The Elements of Self-Actualization…and Why Coaches Should be Aware of Them

The desired outcome of mentoring or coaching adult learners is to help those individuals achieve self-actualization through transformational experiences. The more self-actualized an individual, the more aware and able that individual is to transition into or improve within knowledge-based careers. Therefore, it is important to understand how motivations are realized in individuals, as well as understand what characteristics demonstrate a self-actualized individual. Rather than career, income, or social status, a truly self-actualized individual will exhibit very specific behaviors that Maslow (1970) reported from a holistic analysis to help further future clinical and experimental studies. These behaviors are shared in more detail below.

  • Clearer and more realistic perceptions of reality. Maslow (1970) indicated this through a study that showed more secure students having a more accurate judgment of their professors than students who were less secure.
  • General acceptance of one’s self and others. Maslow explained that individuals with this characteristic “can accept their own human nature in the stoic style, with all its shortcomings, with all its discrepancies from the ideal image without feeling real concern” (p. 155).
  • The capacity for spontaneous behavior. Maslow explained that “their behavior is marked by simplicity and naturalness and by lack of artificality or straining for effect” (p. 157).
  • The individual’s tendancy to focus on problems bigger than the individual’s own issues, leading to a problem-centric mindset instead of ego-centric mindset.
  • The ability to work alone or be detached without insecurity or discomfort.
  • Autonomy in the environment, largely due to the fact that “they are propelled by growth motivation rather than by deficiency motivation” (p. 162).
  • The capacity for fresh appreciation of what the individual has already experienced many times.
  • The depth of personal relationships, “capable of more fusion, greater love, more perfect identification, [and] more obliteration of the ego boundaries” (p. 166).
  • The democratic character structure. Maslow had gone into detail on the differences between authoritarian and democratic mindsets (p. 303), and found in his analysis of self-actualization characteristics that every participant in the study demonstrated the democratic mindset.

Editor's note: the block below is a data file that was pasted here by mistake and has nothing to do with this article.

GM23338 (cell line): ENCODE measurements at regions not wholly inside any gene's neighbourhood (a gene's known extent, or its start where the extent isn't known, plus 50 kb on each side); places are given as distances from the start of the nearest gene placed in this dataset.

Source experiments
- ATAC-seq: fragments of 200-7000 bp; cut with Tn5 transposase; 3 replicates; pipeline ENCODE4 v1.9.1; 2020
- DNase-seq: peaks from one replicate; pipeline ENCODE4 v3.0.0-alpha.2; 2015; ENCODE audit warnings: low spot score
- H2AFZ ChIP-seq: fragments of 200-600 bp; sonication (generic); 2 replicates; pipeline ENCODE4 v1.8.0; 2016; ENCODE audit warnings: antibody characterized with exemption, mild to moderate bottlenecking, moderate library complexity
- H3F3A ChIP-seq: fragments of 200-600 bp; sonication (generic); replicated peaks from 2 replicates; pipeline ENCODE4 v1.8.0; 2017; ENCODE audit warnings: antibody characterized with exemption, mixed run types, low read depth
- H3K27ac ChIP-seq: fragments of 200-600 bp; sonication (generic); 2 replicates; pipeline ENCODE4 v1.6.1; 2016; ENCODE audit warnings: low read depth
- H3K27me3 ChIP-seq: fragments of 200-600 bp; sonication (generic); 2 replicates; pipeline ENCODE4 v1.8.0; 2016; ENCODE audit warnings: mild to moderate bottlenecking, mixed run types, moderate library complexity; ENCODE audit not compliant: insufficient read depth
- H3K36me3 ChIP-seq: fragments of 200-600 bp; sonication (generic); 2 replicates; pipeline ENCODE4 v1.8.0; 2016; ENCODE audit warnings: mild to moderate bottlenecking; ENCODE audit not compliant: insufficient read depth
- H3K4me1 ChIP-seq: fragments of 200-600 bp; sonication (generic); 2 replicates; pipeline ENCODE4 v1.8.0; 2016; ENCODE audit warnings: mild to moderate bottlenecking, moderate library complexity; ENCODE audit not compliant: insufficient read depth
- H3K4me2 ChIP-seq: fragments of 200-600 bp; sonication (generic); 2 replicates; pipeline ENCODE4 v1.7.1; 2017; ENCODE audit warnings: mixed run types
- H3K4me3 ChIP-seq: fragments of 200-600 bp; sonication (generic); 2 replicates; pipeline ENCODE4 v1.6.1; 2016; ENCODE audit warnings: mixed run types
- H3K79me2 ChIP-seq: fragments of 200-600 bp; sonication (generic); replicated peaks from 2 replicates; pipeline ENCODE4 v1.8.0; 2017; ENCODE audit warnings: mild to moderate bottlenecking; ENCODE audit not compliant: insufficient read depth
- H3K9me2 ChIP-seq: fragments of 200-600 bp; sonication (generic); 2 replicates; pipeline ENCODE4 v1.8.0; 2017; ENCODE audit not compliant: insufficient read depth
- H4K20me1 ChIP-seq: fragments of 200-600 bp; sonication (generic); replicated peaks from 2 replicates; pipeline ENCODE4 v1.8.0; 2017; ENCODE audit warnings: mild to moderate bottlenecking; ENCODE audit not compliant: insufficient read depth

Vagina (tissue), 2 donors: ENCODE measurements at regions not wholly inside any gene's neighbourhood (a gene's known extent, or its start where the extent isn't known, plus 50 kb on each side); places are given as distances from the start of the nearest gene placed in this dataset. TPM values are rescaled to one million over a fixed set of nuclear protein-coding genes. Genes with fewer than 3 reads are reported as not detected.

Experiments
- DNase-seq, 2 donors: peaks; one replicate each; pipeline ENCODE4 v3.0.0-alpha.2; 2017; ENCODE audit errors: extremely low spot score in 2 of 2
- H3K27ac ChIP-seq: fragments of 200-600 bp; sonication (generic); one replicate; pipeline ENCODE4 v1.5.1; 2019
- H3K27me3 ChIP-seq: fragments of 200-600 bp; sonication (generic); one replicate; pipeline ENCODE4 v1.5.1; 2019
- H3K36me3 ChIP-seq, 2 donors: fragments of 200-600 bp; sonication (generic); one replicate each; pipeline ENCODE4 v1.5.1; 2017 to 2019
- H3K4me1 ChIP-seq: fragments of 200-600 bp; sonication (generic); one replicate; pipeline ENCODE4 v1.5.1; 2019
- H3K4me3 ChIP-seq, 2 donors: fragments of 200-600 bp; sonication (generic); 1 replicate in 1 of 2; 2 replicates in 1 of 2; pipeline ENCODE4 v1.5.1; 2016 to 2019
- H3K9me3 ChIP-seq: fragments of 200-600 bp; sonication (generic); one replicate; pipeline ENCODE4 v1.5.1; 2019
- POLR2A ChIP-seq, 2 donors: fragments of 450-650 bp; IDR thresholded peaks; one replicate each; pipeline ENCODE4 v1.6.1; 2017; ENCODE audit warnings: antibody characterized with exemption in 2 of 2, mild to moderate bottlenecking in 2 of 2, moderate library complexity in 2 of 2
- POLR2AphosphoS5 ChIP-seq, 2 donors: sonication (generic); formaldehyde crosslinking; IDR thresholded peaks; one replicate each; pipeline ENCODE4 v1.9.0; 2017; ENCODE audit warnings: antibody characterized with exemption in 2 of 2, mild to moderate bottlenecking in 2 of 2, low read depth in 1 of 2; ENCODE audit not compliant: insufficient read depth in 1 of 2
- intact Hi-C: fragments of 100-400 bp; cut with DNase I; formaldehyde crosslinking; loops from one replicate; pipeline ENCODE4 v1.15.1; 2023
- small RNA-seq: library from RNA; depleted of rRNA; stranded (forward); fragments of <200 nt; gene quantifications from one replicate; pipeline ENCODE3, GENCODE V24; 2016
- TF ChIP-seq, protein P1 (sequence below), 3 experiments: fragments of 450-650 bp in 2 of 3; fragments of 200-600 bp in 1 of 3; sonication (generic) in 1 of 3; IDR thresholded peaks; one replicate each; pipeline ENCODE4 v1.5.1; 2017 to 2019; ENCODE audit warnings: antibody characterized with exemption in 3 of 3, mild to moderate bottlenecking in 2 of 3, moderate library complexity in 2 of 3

• The capacity to distinguish the means and ends, even if they did not have it articulated well. However, the participants still consistently demonstrated strong moral standards even if they were not conventional.
  • A unique sense of humor. While many individuals find amusement in hostile, superior, or authority-rebellion humor, self-actualized individuals typically align their humor to philosophy.
  • Creativity without exception. All individuals who met the criteria for self-actualization in Maslow’s study demonstrated originality or innovation within the realm of creativity.
  • General resistance to culture identification. While individuals work well within a variety of cultures, they do not necessarily identify with a specific culture and even resist doing so (Maslow, 1970, pp. 153-171).

Maslow (1970) summarized his profile of self-actualization characteristics by noting that individuals with these characteristics have a very strong value system due to a “philosophic acceptance of the nature of… self, of human nature, of much of social life, and of nature and physical reality” (p. 176).  Also dichotomies in these individuals are resolved. Maslow explained this by providing the example of dichotomies being between the “heart and head, reason and instinct, or cognition and conation” (p. 179) and noting that the previous antagonist behaviors between these elements become synergistic. As the goals for both academic mentoring and coaching work to provide individuals the guidance necessary to experience the journey of transformation, the continual effort is to reach self-actualization. Individuals will likely have some characteristics, while missing others. This awareness can help mentors and coaches assist individuals more effectively.

Maslow, A. (1970). Motivation and personality. New York, NY: Joanna Cotler Books.

Excerpts of my doctoral thesis about coaching methods being infused to adult education have been used for this post.

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About Marian

My passion is centered around ensuring effective learning experiences that improve people's lives. Developing a learning mindset is my ultimate goal whether working with academic programs or corporate training; formal or informal learning practices. It is my belief that our potential for agility is limited only by our capacity for learning.